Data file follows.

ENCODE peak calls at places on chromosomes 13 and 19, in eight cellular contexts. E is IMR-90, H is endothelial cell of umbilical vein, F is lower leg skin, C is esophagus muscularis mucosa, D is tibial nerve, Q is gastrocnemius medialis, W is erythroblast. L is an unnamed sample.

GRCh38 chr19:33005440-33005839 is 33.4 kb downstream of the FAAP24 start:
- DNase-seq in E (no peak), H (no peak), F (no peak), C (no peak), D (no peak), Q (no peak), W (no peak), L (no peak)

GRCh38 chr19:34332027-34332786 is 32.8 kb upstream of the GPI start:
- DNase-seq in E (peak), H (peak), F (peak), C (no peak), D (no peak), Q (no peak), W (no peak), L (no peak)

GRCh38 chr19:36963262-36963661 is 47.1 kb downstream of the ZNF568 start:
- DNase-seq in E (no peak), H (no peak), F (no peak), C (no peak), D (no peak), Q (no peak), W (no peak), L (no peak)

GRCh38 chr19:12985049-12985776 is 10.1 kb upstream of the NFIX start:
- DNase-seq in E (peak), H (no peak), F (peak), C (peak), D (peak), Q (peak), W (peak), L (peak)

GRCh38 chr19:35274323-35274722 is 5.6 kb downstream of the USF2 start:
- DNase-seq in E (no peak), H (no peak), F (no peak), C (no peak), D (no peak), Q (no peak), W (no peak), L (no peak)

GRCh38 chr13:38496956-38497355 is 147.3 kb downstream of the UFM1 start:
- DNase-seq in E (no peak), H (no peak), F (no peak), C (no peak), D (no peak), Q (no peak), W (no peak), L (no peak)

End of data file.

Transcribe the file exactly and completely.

ENCODE peak calls at places on chromosomes 13 and 19, in eight cellular contexts. E is IMR-90, H is endothelial cell of umbilical vein, F is lower leg skin, C is esophagus muscularis mucosa, D is tibial nerve, Q is gastrocnemius medialis, W is erythroblast. L is an unnamed sample.

GRCh38 chr19:33005440-33005839 is 33.4 kb downstream of the FAAP24 start:
- DNase-seq in E (no peak), H (no peak), F (no peak), C (no peak), D (no peak), Q (no peak), W (no peak), L (no peak)

GRCh38 chr19:34332027-34332786 is 32.8 kb upstream of the GPI start:
- DNase-seq in E (peak), H (peak), F (peak), C (no peak), D (no peak), Q (no peak), W (no peak), L (no peak)

GRCh38 chr19:36963262-36963661 is 47.1 kb downstream of the ZNF568 start:
- DNase-seq in E (no peak), H (no peak), F (no peak), C (no peak), D (no peak), Q (no peak), W (no peak), L (no peak)

GRCh38 chr19:12985049-12985776 is 10.1 kb upstream of the NFIX start:
- DNase-seq in E (peak), H (no peak), F (peak), C (peak), D (peak), Q (peak), W (peak), L (peak)

GRCh38 chr19:35274323-35274722 is 5.6 kb downstream of the USF2 start:
- DNase-seq in E (no peak), H (no peak), F (no peak), C (no peak), D (no peak), Q (no peak), W (no peak), L (no peak)

GRCh38 chr13:38496956-38497355 is 147.3 kb downstream of the UFM1 start:
- DNase-seq in E (no peak), H (no peak), F (no peak), C (no peak), D (no peak), Q (no peak), W (no peak), L (no peak)